Elias String Quartet reviewed in The Australian
Impassioned lyricism brought to the fore
Reviewer: Murray Black
Published in The Australian, 21st August 2013
SOME Australian composers have struck gold with their second string quartets.
Paul Stanhope’s second essay in the genre, for example, was a very impressive achievement. Matthew Hindson’s new String Quartet No 2, the centrepiece of the Elias String Quartet’s national tour, turned out to be equally accomplished.
Like Stanhope’s piece, Hindson’s quartet unfolded in a single unbroken span comprising a slower section surrounded by faster passages. Well-proportioned and focused, it displayed an assured sense of structure and an inventive approach.
Hindson created an imaginative array of colours and textures in the quartet’s faster sections. Taut motifs and expressive melodic fragments were interwoven with tremolo, pizzicato and col legno effects. The Elias String Quartet’s strong tempo and dynamic contrasts and rhythmic verve captured the music’s energy and intensity.
In some of Hindson’s works, his slower sections have failed to fully convince. Not so here. Eerie glissandi and hushed high harmonics established a mysterious atmosphere while the performers’ rich tone colours celebrated the passages of impassioned lyricism.
With the other two works on the program, the Elias returned to classics of the repertoire by Haydn and Beethoven. Both were stamped by stylistic refinement. In its stylish account of Haydn’s Op 77 No 2 quartet, the group demonstrated the benefits of its work with early music specialist Trevor Pinnock. The quartet’s ensemble sound was warm and appealing yet sinewy enough to sustain textual clarity. It also maintained excellent balances, thereby revealing Haydn’s rich array of inner-voice details. In the minuet, rhythmic playfulness brought out the composer’s often-overlooked joviality.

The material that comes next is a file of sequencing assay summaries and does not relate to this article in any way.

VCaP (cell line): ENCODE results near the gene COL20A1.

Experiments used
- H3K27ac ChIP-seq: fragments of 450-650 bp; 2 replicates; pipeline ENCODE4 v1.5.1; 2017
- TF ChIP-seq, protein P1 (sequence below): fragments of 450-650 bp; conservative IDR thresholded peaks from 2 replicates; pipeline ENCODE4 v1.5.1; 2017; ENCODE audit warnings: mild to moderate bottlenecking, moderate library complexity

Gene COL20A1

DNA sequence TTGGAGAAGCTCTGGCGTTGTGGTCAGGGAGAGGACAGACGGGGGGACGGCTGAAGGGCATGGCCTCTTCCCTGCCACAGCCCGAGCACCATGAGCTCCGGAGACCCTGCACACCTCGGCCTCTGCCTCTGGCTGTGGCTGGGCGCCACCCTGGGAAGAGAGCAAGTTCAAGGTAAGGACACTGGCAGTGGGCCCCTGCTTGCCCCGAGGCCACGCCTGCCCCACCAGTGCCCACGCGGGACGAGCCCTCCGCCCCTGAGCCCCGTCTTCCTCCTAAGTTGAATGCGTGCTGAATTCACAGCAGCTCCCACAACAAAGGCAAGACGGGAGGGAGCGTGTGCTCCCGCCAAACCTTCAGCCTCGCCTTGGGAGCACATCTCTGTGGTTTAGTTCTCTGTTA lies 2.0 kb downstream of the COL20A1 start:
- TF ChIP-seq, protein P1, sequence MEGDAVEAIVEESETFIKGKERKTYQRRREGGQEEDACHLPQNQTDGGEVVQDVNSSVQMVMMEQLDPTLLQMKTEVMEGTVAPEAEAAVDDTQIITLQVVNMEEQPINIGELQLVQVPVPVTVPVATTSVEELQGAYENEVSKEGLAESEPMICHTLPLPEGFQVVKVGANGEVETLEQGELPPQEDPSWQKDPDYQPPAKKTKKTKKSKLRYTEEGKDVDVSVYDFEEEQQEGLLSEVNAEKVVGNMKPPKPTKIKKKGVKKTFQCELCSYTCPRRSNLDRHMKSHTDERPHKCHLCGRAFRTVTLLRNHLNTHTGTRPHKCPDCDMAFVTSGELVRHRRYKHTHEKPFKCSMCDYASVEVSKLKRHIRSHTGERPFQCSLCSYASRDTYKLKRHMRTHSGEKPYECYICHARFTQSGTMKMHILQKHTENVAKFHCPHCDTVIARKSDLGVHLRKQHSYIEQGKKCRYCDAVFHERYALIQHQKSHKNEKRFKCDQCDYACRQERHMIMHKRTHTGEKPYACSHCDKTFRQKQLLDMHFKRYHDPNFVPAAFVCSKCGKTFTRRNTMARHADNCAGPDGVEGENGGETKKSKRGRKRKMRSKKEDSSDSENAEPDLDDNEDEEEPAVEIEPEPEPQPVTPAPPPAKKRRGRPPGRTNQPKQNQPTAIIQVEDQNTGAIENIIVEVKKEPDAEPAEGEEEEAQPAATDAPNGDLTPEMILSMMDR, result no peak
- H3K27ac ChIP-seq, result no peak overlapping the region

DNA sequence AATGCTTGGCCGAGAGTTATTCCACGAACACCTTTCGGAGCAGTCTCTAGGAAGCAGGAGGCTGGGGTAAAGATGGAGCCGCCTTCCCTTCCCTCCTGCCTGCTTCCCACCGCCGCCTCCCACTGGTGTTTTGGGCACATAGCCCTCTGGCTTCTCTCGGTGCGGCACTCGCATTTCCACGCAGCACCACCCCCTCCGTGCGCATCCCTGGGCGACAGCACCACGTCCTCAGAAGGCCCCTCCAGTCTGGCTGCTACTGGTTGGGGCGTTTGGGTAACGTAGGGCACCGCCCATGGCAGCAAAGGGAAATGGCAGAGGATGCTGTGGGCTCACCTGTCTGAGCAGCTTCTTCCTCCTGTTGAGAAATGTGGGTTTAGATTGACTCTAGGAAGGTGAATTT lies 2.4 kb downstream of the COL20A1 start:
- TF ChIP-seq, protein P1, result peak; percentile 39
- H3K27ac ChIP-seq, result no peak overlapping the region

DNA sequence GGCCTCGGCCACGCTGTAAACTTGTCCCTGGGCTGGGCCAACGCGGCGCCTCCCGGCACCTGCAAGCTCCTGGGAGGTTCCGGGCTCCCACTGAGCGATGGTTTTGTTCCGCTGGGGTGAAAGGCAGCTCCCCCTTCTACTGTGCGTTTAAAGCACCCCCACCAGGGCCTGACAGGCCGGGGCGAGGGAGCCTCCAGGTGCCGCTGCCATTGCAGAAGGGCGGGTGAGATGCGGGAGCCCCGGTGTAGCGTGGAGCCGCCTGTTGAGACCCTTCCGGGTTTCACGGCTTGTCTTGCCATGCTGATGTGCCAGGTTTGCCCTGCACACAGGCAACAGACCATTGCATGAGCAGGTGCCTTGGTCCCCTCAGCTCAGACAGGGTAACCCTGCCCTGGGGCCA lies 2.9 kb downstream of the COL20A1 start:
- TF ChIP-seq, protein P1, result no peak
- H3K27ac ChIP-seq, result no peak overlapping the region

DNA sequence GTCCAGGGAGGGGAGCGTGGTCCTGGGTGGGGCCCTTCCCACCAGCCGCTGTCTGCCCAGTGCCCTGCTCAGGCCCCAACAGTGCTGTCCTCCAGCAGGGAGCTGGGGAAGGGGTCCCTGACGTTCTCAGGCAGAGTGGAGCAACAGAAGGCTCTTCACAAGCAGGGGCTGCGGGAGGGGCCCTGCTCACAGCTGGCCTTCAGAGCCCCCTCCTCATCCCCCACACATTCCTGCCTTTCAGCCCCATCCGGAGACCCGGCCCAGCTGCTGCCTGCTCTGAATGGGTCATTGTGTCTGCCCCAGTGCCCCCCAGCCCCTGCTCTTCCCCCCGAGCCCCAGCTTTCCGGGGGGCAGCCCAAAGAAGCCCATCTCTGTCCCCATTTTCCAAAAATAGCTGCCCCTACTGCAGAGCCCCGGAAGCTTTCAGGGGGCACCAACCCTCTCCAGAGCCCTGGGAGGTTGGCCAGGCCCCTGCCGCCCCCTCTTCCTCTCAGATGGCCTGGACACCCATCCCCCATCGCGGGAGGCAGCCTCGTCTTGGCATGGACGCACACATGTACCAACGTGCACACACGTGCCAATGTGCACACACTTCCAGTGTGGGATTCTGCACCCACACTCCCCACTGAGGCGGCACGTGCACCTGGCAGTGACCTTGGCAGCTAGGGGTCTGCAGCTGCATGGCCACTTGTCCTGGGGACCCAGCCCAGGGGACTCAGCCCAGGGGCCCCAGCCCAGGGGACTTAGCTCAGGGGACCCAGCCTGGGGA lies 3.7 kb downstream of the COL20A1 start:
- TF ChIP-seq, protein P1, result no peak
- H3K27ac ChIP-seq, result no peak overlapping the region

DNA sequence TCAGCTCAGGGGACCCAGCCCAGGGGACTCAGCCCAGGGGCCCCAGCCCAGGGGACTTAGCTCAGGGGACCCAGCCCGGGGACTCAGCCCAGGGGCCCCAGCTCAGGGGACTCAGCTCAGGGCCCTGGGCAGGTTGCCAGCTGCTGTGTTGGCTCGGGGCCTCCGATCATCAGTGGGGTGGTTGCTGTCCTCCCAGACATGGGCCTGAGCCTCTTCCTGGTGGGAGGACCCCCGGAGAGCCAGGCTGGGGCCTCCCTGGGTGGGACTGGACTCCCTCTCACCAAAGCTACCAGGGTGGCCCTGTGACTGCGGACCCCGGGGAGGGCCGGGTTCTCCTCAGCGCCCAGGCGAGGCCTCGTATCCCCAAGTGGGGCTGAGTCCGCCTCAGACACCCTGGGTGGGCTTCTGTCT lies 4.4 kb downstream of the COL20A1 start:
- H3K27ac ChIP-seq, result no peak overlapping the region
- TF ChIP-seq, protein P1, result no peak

In his three Razumovsky quartets, Beethoven made a quantum leap in the development of the string quartet. The Elias account of the second of the set captured its dramatic power and lyrical introspection.
The group also demonstrated impressive timbral variety as its well-blended sound was richer and heavier than in the Haydn quartet. Swift speeds, alert rhythms and forceful unison attack generated momentum and excitement. However, astutely employed tempo and dynamic contrasts highlighted the moments of quiet reflection set amid the whirlpools of swirling turbulence.
The molto adagio slow movement is the work’s emotional core. The Elias sustained a slow-burning intensity that intermittently erupted into furious fortissimo firestorms. The impact was utterly compelling and moving.
Brisbane, tonight; Newcastle, tomorrow; Sydney, Saturday; Perth, August 27; Adelaide, August 29; Melbourne, August 31 and September 3; Canberra, September 5.
Elias String Quartet
City Recital Hall, Sydney, August 19.
Photo: Benjamin Ealovega